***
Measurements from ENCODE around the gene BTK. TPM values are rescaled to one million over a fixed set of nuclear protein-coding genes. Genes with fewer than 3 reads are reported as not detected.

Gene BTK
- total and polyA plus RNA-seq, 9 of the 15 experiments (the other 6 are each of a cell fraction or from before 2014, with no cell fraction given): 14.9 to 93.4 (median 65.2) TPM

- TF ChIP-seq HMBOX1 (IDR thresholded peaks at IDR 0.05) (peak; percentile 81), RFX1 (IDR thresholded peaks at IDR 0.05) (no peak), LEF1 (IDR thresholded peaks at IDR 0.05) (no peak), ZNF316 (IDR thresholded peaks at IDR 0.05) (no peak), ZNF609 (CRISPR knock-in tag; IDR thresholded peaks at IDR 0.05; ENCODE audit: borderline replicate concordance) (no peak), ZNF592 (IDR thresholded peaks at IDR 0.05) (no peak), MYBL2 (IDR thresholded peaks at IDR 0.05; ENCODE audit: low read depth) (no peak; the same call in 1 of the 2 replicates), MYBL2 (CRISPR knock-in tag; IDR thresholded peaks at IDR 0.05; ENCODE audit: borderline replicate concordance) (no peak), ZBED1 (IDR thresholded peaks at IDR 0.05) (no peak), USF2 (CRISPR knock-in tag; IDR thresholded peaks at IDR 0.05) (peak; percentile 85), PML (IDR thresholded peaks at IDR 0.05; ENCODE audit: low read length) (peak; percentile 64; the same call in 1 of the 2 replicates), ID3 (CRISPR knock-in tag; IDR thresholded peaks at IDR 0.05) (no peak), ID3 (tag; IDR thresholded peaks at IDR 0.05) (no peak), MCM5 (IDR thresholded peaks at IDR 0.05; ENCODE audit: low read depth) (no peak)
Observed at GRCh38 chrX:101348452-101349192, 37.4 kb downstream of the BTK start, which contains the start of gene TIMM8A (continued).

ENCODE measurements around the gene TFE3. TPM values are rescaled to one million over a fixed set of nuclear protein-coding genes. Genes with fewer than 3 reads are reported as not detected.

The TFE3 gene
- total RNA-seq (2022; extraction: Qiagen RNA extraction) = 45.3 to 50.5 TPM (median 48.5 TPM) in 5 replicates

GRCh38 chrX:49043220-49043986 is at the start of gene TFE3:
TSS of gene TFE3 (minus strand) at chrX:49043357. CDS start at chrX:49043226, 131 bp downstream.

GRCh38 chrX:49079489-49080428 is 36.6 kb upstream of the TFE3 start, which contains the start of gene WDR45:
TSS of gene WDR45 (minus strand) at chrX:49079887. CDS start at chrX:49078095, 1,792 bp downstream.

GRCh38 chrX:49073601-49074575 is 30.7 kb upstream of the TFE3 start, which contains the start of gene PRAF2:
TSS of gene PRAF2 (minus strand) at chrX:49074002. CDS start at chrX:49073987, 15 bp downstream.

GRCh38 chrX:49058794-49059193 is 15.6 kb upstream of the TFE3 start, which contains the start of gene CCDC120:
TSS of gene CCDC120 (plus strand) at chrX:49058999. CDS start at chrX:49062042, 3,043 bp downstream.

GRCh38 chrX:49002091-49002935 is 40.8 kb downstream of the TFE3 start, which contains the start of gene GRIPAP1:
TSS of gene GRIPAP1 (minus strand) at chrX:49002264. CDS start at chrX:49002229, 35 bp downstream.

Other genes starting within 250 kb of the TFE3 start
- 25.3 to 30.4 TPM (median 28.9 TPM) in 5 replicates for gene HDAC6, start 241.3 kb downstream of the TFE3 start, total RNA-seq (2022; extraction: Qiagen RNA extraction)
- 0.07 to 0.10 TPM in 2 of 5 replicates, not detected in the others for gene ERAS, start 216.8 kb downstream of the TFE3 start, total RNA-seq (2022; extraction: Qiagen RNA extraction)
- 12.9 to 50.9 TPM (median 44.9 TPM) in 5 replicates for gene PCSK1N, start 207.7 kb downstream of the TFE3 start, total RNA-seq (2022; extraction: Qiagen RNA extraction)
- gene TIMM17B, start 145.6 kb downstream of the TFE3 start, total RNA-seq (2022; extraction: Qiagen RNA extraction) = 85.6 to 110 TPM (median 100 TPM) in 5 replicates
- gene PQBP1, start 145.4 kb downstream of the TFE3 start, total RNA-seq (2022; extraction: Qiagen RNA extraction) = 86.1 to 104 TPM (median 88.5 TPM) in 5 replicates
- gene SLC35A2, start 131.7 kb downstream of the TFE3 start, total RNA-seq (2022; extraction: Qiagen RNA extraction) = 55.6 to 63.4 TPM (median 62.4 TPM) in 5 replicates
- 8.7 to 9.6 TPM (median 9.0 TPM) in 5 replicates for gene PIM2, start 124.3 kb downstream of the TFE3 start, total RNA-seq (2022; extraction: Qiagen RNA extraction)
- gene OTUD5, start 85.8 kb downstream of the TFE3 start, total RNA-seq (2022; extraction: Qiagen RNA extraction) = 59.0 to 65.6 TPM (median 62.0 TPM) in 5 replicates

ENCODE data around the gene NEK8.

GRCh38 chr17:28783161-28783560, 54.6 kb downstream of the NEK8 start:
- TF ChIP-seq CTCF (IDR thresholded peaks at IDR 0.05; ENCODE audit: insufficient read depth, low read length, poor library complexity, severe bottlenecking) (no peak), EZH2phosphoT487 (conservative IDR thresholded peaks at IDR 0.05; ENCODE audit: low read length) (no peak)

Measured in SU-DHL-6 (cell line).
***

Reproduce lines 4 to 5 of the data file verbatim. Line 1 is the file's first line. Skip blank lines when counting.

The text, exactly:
- TF ChIP-seq HMBOX1 (IDR thresholded peaks at IDR 0.05) (peak; percentile 81), RFX1 (IDR thresholded peaks at IDR 0.05) (no peak), LEF1 (IDR thresholded peaks at IDR 0.05) (no peak), ZNF316 (IDR thresholded peaks at IDR 0.05) (no peak), ZNF609 (CRISPR knock-in tag; IDR thresholded peaks at IDR 0.05; ENCODE audit: borderline replicate concordance) (no peak), ZNF592 (IDR thresholded peaks at IDR 0.05) (no peak), MYBL2 (IDR thresholded peaks at IDR 0.05; ENCODE audit: low read depth) (no peak; the same call in 1 of the 2 replicates), MYBL2 (CRISPR knock-in tag; IDR thresholded peaks at IDR 0.05; ENCODE audit: borderline replicate concordance) (no peak), ZBED1 (IDR thresholded peaks at IDR 0.05) (no peak), USF2 (CRISPR knock-in tag; IDR thresholded peaks at IDR 0.05) (peak; percentile 85), PML (IDR thresholded peaks at IDR 0.05; ENCODE audit: low read length) (peak; percentile 64; the same call in 1 of the 2 replicates), ID3 (CRISPR knock-in tag; IDR thresholded peaks at IDR 0.05) (no peak), ID3 (tag; IDR thresholded peaks at IDR 0.05) (no peak), MCM5 (IDR thresholded peaks at IDR 0.05; ENCODE audit: low read depth) (no peak)
Observed at GRCh38 chrX:101348452-101349192, 37.4 kb downstream of the BTK start, which contains the start of gene TIMM8A (continued).